The first weekend of Diablo 3 Seasons has ended. How did the ladder rushers enjoy the experience? Which fast leveling strategies worked best (and worst), and does the Torment 6 “kill nothing but level fast” cheese need to be fixed? Featuring Wolfpaq, Rankil, N3rdwords, Katniss, and Flux. Following up Friday’s Season-prep show, this is a […]
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Diablo III’s Female Characters are Believable?Posted 3 Apr 2012 by
TheMarySue.com, a “Guide to Girl Geek Culture” has posted an article about the realistic (relatively speaking) appearance of the female characters in Diablo III. The piece isn’t a straight out class-by-class comparison, and it references the presentation of females in WoW and Starcraft as well, but it’s an interesting perspective on the topic.
The article praises the female Barbarian for having muscles (thighs especially) unlike the silly, wafer-thin female battlers some games offer, and appreciates that the genders tend to wear equivalently-styled armor, rather than putting the guys in tin cans and the girls in chain mail bikinis. Yes, Witch Doctor and Barbarian females wear cloth bikinis in the early going, but their male counterparts fare no better. (The piece doesn’t mention Sheablo.)
So while it’s too early to say how Diablo III will measure up, the female character models shown thus far have me feeling very encouraged. For starters, they are all wearing plausible armor. Their stomachs are covered. The only one who looks a bit waifish is the Wizard, which makes sense, and even she looks like she can tear it up. But the best of the bunch, in my opinion, is the Barbarian. She’s broad-shouldered. She’s buff. She’s got big, muscular thighs, which is exactly what you need if you’re going to be swinging an axe all day. And before you scoff at her bare legs, take note of what her male counterpart is wearing. This armor isn’t meant to be revealing; it’s meant to portray a particular culture. If you’re going to have armor that doesn’t cover a character from head to toe, this is exactly the way to do it. I believe this armor. I believe this character. This is a woman whose physical appearance meshes with the narrative context in which she is presented. Really, that’s all I want to see in a character model, and to find it in Diablo III was a pleasant surprise. Granted, the way your character is dressed in the game will depend on what armor you equip, but the fact that this is the public image they decided to give these women is heartening.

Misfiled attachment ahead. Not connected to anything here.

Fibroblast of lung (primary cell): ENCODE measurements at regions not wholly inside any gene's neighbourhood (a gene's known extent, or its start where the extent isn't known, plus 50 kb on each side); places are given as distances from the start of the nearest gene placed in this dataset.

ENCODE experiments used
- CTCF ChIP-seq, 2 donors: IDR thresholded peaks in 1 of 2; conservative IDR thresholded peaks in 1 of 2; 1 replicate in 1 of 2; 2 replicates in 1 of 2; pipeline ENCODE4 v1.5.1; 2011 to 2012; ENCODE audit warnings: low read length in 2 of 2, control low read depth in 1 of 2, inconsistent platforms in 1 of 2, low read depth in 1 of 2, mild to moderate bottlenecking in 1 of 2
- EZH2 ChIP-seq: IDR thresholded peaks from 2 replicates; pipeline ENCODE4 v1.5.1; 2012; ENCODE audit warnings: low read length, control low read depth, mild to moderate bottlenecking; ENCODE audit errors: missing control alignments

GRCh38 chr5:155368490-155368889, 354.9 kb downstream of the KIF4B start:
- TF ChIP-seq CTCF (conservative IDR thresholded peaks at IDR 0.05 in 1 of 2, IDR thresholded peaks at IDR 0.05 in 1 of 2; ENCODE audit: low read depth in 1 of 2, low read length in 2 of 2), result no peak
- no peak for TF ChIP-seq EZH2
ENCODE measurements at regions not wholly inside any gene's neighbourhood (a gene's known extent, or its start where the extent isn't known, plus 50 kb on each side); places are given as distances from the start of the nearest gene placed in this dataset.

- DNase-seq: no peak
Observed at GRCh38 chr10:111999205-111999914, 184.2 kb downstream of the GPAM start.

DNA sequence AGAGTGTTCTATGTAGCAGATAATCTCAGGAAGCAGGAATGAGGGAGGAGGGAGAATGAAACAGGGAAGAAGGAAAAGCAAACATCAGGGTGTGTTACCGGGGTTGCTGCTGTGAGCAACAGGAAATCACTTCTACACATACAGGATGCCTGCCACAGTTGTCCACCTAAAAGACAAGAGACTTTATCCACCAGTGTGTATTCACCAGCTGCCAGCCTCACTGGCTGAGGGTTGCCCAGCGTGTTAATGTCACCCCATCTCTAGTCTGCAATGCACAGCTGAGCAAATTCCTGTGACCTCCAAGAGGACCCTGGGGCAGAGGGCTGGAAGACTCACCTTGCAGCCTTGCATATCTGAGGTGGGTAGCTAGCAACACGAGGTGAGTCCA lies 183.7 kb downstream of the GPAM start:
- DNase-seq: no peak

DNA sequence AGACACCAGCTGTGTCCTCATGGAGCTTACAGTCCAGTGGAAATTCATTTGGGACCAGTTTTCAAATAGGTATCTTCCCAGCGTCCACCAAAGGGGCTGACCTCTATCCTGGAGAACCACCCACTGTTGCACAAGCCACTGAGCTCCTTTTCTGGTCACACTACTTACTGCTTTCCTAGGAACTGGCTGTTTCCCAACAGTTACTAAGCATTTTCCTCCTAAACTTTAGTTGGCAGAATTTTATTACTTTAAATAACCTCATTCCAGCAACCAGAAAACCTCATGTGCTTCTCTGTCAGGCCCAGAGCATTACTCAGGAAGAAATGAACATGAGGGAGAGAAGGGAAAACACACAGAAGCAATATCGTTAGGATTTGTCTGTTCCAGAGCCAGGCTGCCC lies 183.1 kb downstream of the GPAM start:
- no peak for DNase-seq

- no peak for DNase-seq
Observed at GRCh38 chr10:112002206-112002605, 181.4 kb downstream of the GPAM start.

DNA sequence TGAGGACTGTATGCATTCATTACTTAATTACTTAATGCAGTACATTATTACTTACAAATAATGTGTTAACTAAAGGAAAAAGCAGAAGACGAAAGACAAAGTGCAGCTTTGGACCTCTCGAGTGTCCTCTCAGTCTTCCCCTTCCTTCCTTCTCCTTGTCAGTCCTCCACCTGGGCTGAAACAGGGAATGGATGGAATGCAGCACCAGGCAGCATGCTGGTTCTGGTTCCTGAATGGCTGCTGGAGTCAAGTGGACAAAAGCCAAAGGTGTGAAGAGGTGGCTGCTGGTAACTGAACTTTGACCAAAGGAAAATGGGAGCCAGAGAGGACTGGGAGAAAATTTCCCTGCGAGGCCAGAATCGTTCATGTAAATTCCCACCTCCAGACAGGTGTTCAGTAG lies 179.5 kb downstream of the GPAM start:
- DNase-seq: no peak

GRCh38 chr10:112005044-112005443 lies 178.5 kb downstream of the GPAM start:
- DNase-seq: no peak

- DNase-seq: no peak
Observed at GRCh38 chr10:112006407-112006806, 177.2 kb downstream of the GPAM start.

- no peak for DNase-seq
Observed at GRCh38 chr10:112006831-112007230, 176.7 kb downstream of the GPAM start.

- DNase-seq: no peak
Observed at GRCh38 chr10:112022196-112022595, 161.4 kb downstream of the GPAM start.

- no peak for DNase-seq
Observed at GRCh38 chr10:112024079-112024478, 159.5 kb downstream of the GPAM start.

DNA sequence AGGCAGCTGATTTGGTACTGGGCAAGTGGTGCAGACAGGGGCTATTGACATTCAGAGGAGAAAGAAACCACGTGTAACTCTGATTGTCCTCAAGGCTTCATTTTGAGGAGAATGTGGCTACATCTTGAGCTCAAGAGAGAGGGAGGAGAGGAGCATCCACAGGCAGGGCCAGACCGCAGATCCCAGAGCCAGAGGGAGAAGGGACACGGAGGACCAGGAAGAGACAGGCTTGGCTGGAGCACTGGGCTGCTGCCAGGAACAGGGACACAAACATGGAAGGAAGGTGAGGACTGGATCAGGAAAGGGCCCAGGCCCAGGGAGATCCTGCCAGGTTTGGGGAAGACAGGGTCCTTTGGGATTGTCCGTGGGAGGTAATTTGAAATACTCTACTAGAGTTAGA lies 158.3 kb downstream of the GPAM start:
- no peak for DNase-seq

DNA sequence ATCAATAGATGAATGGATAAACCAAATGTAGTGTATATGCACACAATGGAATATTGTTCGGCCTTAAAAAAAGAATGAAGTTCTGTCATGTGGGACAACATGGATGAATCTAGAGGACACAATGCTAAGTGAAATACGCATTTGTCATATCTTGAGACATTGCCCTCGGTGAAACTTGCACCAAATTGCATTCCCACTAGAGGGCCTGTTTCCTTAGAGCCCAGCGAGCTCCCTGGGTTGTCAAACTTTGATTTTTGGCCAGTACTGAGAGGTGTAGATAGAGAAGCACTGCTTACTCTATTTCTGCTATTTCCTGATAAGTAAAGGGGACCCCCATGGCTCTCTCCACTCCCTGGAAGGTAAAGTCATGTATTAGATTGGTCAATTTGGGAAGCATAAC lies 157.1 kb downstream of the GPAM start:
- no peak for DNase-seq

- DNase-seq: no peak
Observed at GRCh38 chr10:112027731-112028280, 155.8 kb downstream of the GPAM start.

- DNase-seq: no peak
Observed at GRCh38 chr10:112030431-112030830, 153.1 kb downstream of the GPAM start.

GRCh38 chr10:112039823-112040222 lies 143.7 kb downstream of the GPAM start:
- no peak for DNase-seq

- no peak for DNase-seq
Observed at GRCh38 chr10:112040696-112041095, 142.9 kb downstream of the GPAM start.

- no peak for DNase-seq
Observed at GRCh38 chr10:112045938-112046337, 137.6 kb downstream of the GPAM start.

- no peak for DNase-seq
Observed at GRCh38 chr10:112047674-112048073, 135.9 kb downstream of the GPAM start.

Are the designs perfect? No. Are the starting outfits for the Demon Hunter and the Wizard a bit irksome? Yes. But if we look at these character designs in comparison to the last fourteen years of Blizzard titles, it’s clear that things are continuing to improve for their female characters. And that’s something I can definitely get behind.
Obviously all the gear in the game is very stylized and fantasy-tastic and such, and we’ve had some enjoyable debates about the over-the-top Inferno gear. But whatever faults you may find in the function of the gear sets, you have to admit that the character models and their outfits are treated with some gender neutrality.
While more gamers are male than female, recent studies and past WoW data suggest that women make up a considerable percentage of Blizzard’s audience. Data on female approval of the chain mail bikini style of female fantasy character is less readily-available, but male approval might be lacking as well. After all, just because you enjoy the visuals on a character doesn’t mean you don’t think it’s appropriate or believable in the game.
Most of us (male or female) enjoy eye candy in our games, but do you appreciate that D3’s female characters have some realism to their body types and clothing? By the same token, do you like that the male characters aren’t all steroidal monsters with pin heads? Or would you prefer the comic book style of mega-hulking dudes and lingerie model females, as still seen in many Asian RPGs?